One unforgettable memory: I just came out of backpacking in Hawaii Volcanoes National Park and was in a bad way: I had brought poison oak over with me on the backs of my legs, my back got sunburned snorkeling, I had blisters on my feet from walking around for days previously in my sandals in the rain, and I fell on the old lava hiking out and sliced open my arm. I stood on the side of the road hitching up to a nearby campground to recuperate for a few days when a local woman picked me up for the ride. Once she found out I'm a cabinetmaker, she offered to bring me home with her so I could advise her on how to fix a broken chair. I spent three days at her home, fixed her chair,slept on a bed, shared her wonderful meals and wine, met her friends, saw her town, and made a lifelong friend! The unforgettable memories are about the kindness and generosity of people embracing a stranger along the road.

Bravest memory: Climbing up to the top of Bell Rock in Sedona, AZ with my Couchsurfing host Peter and three others. I have  a grave fear of heights, and I was petrified all the way up and down. I wept and shook, but kept telling myself that I can "do this", and then I somehow did.  It's a metaphor for my life now.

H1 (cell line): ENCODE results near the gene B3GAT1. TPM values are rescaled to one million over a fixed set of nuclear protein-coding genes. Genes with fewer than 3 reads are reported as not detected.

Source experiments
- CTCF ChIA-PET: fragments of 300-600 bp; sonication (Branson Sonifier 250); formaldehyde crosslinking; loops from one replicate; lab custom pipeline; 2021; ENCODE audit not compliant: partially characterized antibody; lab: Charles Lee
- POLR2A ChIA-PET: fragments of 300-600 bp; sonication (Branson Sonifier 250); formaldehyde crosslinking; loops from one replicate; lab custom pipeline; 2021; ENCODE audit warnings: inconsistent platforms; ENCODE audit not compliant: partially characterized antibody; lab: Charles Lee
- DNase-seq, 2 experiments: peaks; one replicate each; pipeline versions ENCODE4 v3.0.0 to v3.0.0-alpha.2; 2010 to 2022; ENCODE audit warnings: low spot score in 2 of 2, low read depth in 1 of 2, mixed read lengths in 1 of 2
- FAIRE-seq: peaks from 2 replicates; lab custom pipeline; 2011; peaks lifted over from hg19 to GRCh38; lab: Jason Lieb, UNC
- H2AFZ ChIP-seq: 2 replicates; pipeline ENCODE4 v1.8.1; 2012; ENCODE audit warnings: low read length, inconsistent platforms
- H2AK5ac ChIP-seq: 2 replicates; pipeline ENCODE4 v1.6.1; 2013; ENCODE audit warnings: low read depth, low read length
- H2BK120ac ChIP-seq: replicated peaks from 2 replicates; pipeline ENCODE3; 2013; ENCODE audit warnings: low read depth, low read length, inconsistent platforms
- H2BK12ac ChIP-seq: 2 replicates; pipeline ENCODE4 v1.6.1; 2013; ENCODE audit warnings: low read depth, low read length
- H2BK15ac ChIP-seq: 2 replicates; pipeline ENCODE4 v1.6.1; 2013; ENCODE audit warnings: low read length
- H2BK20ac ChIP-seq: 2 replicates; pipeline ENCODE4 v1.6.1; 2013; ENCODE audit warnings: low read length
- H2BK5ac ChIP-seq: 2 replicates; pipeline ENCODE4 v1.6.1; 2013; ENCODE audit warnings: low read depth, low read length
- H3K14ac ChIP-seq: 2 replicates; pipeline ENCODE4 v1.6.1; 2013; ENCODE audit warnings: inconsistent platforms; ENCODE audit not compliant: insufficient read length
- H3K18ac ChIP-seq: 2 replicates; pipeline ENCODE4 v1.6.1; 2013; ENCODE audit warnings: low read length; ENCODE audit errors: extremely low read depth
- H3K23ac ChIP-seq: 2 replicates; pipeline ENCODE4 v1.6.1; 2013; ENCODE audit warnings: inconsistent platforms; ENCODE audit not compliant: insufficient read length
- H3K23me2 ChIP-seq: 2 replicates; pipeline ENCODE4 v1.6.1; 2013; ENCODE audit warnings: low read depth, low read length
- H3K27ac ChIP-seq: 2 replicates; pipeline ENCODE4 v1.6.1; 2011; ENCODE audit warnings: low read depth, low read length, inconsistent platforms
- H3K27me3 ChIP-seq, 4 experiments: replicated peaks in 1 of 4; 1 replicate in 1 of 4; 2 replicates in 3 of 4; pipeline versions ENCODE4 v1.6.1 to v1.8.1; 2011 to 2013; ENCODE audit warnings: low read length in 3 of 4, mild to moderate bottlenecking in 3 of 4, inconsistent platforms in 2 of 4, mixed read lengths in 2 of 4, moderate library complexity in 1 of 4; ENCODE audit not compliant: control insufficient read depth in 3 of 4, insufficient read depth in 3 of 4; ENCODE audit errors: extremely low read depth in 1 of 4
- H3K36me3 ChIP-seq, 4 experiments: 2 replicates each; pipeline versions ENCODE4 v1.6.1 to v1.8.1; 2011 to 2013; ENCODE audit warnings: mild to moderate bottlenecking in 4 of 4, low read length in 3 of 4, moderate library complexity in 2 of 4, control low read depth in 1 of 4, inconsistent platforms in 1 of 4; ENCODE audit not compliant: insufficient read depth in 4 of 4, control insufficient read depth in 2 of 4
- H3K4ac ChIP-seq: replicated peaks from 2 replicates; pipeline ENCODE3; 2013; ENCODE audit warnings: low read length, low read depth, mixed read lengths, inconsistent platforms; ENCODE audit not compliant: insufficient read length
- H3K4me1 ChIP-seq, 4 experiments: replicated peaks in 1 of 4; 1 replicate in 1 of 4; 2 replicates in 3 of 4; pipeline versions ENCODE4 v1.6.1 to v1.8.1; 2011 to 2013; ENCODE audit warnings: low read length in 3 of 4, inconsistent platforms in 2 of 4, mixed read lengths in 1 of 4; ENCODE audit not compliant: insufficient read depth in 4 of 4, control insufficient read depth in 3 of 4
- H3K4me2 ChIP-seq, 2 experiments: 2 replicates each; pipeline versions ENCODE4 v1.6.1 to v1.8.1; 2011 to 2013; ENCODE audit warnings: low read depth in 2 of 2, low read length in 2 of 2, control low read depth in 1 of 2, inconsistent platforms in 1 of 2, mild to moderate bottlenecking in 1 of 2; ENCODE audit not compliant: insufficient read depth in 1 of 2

Culture shock moment: In the early 1980's, I was in Tokyo taking the subway when I saw a child looking at me as if I was an alien. She stood behind her mother for a safe place to explore her curiosity. Back in the US, I had gone to school all along with other kids of diverse ethnic background, so I didn't think of myself as looking different. But the look on the child's face reminded me that I was clearly not from there.

Best reason to talk to strangers: To connect. We all have a longing for connection in all kinds of ways. And I find that the simplest of hellos can open into incredible conversations, serendipitous invitations for visits, local information, rides, shared food, and protection. For example, I hadn't planned on helping out with feeding 35 llamas in Nevada County, CA, or going to a fundraising music festival in San Marcos Texas, or making a new dancing friend who would scoop me up daily to show me his culture around the Cajun Bayou in Louisiana.

CALIFORNIA - Accepted an invite from a new friend to visit and help on a Llama Ranch.